Despite the cultural and lingual barriers, we got on really well with our bodyguards. They loved trying to stand on the skateboards with their guns over their shoulders. Every morning, the commander ‘Muydien’ would greet me outside the hotel, calling “brodar!” (Brother). He also loved holding my hand, which is supposedly pretty common in Afghanistan. But what can you do if a man holding a loaded weapon wants to hold your hand? A perfect example of our polar backgrounds came when I asked if he could use email. He replied – “My Kalashnikov is my internet”.
On our last day in Mazar-e-Sharif, were finally invited to meet Atta Noor. The ethnic Tajik was a high school teacher until the Soviet invasion, when he became a mujahideen resistance commander. He fought again in the late 90s against the Taliban alongside the ‘Lion of Panjshir’, Ahmad Shah Massoud. We were invited into his palace to drink tea and have a chat. We sat timidly in front of a TV camera nibbling biscuits, discussing the opening of a skate park in the Balkh province though the charity ‘skateistan’ in Kabul, before going outside to give a skate demo for everyone.
We left Mazar-e-Sharif on an internal flight to Kabul. The first worry was surviving the flight as the airport looked like a building site and the plane was at least 20 years old. The second worry was the unknown waiting for us in Kabul. No more protection or guards. We had a connection with Skateistan and luckily they agreed to put us up at short notice.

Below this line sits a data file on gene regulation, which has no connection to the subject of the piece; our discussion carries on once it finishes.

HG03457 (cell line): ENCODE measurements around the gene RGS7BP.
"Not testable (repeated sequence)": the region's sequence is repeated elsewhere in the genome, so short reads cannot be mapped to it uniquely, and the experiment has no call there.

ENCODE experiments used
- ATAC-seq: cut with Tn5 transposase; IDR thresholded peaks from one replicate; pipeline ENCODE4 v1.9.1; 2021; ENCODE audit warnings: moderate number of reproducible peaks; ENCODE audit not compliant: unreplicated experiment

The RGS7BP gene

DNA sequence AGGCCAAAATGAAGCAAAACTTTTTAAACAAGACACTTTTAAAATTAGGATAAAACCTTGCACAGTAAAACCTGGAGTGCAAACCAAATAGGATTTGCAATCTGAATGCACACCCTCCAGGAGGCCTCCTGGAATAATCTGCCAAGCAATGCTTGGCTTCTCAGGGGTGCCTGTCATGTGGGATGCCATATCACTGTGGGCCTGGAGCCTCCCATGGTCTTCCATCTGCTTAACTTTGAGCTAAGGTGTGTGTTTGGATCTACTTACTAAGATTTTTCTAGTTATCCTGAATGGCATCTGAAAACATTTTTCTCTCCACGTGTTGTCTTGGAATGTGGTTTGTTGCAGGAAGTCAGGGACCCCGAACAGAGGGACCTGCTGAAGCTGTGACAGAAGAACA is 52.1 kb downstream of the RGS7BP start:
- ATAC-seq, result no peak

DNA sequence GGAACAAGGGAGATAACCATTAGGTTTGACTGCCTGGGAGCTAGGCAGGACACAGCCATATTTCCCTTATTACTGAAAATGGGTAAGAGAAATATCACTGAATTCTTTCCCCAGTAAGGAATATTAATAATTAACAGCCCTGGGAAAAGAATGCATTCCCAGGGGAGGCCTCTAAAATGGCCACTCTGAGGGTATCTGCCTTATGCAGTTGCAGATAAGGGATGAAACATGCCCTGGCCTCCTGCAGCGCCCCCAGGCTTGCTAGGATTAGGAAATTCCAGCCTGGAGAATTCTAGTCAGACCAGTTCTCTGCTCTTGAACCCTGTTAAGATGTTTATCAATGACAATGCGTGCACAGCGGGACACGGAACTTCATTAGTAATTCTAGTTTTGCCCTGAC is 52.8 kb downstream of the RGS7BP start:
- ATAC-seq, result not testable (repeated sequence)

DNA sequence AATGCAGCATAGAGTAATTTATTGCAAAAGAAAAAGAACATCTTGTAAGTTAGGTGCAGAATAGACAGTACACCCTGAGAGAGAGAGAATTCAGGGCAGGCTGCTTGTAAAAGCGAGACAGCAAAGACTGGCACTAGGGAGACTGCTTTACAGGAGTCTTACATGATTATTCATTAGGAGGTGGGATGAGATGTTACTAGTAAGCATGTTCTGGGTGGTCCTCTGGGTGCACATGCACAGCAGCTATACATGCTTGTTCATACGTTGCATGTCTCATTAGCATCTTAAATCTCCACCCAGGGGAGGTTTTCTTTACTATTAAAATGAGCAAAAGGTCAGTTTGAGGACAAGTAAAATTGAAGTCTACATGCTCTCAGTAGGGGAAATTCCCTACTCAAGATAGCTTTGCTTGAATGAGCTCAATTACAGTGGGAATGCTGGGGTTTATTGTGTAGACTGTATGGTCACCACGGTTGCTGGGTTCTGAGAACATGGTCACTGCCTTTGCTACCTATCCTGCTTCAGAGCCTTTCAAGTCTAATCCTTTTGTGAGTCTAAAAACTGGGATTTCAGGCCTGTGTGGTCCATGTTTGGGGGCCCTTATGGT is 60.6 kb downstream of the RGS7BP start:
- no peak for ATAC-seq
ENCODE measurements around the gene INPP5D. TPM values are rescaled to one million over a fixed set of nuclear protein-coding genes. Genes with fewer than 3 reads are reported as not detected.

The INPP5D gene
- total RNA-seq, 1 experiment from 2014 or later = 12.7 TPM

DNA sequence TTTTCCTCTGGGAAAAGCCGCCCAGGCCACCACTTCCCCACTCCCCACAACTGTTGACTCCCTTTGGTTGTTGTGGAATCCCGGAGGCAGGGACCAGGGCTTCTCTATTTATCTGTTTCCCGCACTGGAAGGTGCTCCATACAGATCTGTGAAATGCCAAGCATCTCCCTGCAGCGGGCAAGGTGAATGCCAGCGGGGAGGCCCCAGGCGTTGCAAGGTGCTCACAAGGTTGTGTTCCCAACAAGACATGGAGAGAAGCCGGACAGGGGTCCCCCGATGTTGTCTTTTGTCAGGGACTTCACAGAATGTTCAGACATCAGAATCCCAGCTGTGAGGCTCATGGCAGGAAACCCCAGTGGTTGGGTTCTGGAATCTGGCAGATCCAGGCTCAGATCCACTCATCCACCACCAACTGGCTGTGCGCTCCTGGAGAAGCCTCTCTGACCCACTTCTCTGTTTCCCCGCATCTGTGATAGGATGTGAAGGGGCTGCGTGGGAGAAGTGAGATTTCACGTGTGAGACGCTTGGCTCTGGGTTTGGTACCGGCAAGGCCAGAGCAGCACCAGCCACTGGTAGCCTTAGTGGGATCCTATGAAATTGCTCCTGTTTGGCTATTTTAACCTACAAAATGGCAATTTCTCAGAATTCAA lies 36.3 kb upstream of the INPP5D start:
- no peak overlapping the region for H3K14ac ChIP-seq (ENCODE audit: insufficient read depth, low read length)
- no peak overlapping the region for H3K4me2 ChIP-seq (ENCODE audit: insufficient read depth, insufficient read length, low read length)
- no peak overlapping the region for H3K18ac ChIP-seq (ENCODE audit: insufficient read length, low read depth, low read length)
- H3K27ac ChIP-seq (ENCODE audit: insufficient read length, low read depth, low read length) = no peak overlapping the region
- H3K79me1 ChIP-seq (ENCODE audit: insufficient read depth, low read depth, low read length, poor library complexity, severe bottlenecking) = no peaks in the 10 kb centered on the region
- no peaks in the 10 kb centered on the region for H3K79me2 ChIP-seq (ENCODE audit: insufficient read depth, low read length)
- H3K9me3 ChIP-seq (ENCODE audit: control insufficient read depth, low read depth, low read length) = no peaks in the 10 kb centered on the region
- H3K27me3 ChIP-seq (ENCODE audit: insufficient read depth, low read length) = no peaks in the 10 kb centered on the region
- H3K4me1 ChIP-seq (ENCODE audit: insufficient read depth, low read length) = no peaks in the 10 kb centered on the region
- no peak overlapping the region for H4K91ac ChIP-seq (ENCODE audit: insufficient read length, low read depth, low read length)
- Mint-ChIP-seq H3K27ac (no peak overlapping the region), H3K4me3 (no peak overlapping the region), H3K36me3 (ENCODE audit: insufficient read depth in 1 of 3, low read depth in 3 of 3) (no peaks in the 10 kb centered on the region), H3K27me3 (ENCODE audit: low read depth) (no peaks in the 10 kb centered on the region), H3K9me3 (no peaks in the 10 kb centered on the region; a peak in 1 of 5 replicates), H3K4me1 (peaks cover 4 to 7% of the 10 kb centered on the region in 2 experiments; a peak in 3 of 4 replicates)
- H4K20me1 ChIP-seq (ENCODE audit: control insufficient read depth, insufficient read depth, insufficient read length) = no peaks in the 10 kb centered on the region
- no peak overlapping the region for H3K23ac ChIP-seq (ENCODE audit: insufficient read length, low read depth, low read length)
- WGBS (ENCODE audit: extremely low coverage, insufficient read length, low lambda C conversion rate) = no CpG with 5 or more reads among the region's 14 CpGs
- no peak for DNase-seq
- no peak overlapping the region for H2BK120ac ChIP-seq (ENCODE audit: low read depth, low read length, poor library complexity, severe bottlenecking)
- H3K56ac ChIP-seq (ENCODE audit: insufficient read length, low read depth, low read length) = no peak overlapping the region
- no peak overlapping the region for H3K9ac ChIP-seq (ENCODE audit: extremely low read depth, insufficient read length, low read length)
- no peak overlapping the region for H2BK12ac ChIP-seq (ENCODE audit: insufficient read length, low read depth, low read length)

Kabul gave the impression of being a lot more open. It struck me in the Balk province that I hadn’t seen as much as a woman’s eyes during the four days we were there, whereas it seemed common in Kabul to see a woman without a burka. The streets were a lot busier and there was a much bigger foreign military presence. Many of the buildings were bombed out with walls full of bullets. The airport was bustling with thick-necked American GIs and I even saw a McDonalds wrapper in the car park. There were also a lot more foreigners working as NGOs or journalists.
Skateistan’s founder, Oliver Perkovich, picked us up from Kabul airport. His project started out as simple skate classes in an abandoned fountain in Kabul city centre, but now there is a huge warehouse, filled with professionally made ramps on a marble floor. There are around 350 regular students and around 40% are female. Most of the students are illiterate as they have missed school to work on the streets, but a few of the kids have even started working for the organisation as skate instructors and I was surprised how quickly they have progressed in the short time they have been skating. Their English level was far beyond that of most adults we met in Afghanistan and they were incredibly confident, outgoing and sincere. The idea that anyone would want to harm these kids is unbelievable.
There were so many new experiences on this trip and it really opened up my eyes to how much I take for granted in my life and made me worry a lot about the future. Has the war in Afghanistan actually achieved anything? As international forces prepare to withdraw all troops by 2014, can we be optimistic about the future of Afghanistan? It’s not even worth mentioning what I might worry about on a daily basis in comparison to others living in fear that their bread-winning children could be blown up by religious fanatics while out selling scarves on the street for pittance. We are so lucky!